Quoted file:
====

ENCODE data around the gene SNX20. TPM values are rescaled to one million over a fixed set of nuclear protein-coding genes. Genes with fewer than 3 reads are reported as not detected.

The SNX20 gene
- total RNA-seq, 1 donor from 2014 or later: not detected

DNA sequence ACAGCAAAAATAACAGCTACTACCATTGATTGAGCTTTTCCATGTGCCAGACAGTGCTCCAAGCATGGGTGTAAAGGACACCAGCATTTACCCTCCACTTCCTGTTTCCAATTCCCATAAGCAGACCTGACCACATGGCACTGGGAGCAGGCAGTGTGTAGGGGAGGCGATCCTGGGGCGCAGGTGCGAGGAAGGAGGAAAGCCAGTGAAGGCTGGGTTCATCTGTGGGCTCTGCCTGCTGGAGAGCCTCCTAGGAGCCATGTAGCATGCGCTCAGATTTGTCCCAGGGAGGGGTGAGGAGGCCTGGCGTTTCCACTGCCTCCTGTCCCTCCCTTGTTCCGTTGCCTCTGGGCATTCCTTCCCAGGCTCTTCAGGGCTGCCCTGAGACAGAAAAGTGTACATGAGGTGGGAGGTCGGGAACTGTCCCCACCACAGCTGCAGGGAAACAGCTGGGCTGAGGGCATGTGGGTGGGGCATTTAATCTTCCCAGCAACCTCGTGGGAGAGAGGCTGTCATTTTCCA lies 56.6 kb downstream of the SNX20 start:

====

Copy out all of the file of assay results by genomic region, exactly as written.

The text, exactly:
ENCODE data around the gene SNX20. TPM values are rescaled to one million over a fixed set of nuclear protein-coding genes. Genes with fewer than 3 reads are reported as not detected.

The SNX20 gene
- total RNA-seq, 1 donor from 2014 or later: not detected

DNA sequence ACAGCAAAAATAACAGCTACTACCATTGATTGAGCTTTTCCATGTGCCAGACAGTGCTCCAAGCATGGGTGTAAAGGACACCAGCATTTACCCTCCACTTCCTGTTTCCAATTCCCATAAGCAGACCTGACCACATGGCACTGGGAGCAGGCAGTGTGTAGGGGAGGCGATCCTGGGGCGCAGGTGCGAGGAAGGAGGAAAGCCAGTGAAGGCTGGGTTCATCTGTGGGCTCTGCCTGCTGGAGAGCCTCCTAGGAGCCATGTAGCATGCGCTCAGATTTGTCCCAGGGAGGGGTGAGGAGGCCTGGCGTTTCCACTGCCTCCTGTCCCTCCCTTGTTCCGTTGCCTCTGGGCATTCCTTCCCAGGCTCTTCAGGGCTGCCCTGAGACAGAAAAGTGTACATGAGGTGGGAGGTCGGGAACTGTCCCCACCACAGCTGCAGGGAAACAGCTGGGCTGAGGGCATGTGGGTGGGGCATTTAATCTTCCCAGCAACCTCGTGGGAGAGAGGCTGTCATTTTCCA lies 56.6 kb downstream of the SNX20 start: